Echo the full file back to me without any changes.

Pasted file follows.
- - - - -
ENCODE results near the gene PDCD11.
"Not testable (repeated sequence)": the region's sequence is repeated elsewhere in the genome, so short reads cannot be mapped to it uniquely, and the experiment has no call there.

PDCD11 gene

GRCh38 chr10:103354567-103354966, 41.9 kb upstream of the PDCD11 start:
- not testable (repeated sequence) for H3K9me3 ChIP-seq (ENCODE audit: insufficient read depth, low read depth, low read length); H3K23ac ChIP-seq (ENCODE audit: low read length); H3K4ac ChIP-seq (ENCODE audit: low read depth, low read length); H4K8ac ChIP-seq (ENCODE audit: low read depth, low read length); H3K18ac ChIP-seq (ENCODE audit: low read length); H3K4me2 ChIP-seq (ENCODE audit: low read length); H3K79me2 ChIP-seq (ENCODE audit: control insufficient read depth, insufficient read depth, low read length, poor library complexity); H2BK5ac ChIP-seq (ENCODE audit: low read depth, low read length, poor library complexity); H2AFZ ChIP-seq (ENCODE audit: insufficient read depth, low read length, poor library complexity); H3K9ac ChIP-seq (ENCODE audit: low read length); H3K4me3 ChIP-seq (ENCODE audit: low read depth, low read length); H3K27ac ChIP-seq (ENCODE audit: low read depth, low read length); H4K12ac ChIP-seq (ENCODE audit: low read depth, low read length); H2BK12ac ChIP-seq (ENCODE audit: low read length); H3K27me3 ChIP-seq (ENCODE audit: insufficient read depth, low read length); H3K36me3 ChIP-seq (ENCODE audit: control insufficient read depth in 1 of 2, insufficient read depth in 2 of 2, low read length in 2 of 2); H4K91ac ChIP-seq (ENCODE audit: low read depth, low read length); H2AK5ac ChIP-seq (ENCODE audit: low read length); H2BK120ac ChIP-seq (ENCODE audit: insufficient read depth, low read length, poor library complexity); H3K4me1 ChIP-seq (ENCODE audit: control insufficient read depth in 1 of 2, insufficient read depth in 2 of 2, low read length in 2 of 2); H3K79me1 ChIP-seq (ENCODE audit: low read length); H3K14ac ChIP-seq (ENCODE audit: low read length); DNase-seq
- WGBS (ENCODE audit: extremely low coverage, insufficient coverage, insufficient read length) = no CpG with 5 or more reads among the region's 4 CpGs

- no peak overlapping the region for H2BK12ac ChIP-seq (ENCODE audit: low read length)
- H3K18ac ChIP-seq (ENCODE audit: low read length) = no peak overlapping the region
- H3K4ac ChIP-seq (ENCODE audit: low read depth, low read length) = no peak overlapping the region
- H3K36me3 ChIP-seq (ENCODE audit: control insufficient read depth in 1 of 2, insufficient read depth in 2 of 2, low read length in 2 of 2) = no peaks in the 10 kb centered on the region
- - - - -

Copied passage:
ENCODE results near the gene PDCD11.
"Not testable (repeated sequence)": the region's sequence is repeated elsewhere in the genome, so short reads cannot be mapped to it uniquely, and the experiment has no call there.

PDCD11 gene

GRCh38 chr10:103354567-103354966, 41.9 kb upstream of the PDCD11 start:
- not testable (repeated sequence) for H3K9me3 ChIP-seq (ENCODE audit: insufficient read depth, low read depth, low read length); H3K23ac ChIP-seq (ENCODE audit: low read length); H3K4ac ChIP-seq (ENCODE audit: low read depth, low read length); H4K8ac ChIP-seq (ENCODE audit: low read depth, low read length); H3K18ac ChIP-seq (ENCODE audit: low read length); H3K4me2 ChIP-seq (ENCODE audit: low read length); H3K79me2 ChIP-seq (ENCODE audit: control insufficient read depth, insufficient read depth, low read length, poor library complexity); H2BK5ac ChIP-seq (ENCODE audit: low read depth, low read length, poor library complexity); H2AFZ ChIP-seq (ENCODE audit: insufficient read depth, low read length, poor library complexity); H3K9ac ChIP-seq (ENCODE audit: low read length); H3K4me3 ChIP-seq (ENCODE audit: low read depth, low read length); H3K27ac ChIP-seq (ENCODE audit: low read depth, low read length); H4K12ac ChIP-seq (ENCODE audit: low read depth, low read length); H2BK12ac ChIP-seq (ENCODE audit: low read length); H3K27me3 ChIP-seq (ENCODE audit: insufficient read depth, low read length); H3K36me3 ChIP-seq (ENCODE audit: control insufficient read depth in 1 of 2, insufficient read depth in 2 of 2, low read length in 2 of 2); H4K91ac ChIP-seq (ENCODE audit: low read depth, low read length); H2AK5ac ChIP-seq (ENCODE audit: low read length); H2BK120ac ChIP-seq (ENCODE audit: insufficient read depth, low read length, poor library complexity); H3K4me1 ChIP-seq (ENCODE audit: control insufficient read depth in 1 of 2, insufficient read depth in 2 of 2, low read length in 2 of 2); H3K79me1 ChIP-seq (ENCODE audit: low read length); H3K14ac ChIP-seq (ENCODE audit: low read length); DNase-seq
- WGBS (ENCODE audit: extremely low coverage, insufficient coverage, insufficient read length) = no CpG with 5 or more reads among the region's 4 CpGs

- no peak overlapping the region for H2BK12ac ChIP-seq (ENCODE audit: low read length)
- H3K18ac ChIP-seq (ENCODE audit: low read length) = no peak overlapping the region
- H3K4ac ChIP-seq (ENCODE audit: low read depth, low read length) = no peak overlapping the region
- H3K36me3 ChIP-seq (ENCODE audit: control insufficient read depth in 1 of 2, insufficient read depth in 2 of 2, low read length in 2 of 2) = no peaks in the 10 kb centered on the region